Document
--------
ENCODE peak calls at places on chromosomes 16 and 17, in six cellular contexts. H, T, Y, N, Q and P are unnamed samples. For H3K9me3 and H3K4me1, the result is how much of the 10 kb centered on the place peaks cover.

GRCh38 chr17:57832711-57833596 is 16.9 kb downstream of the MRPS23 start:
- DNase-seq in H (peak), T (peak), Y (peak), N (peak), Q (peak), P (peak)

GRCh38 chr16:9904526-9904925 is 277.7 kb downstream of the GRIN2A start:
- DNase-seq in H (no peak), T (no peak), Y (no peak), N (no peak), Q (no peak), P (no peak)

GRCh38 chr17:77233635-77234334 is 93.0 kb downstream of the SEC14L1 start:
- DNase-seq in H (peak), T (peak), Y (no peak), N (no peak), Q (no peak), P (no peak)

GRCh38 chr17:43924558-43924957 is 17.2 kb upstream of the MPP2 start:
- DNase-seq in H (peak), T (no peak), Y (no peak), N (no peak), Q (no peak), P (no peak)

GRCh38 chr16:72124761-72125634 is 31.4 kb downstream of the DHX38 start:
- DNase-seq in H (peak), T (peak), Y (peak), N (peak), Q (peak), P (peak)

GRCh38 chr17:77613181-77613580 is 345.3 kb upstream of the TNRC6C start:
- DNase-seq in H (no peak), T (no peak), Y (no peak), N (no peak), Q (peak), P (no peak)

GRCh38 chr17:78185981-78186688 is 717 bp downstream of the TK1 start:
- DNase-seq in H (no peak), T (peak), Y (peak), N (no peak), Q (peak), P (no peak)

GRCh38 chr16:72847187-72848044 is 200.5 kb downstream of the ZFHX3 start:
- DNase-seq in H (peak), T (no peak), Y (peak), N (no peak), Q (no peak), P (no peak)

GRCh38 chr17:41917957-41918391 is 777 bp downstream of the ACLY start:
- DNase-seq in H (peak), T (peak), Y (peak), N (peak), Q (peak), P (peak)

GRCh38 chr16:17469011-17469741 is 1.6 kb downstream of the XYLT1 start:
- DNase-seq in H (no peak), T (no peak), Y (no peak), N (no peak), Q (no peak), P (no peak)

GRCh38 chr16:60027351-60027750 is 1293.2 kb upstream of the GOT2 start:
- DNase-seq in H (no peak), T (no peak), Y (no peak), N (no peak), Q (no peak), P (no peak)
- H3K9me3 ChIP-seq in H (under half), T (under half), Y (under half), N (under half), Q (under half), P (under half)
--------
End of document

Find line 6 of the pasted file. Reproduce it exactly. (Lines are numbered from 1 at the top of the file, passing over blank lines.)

GRCh38 chr17:77233635-77234334 is 93.0 kb downstream of the SEC14L1 start: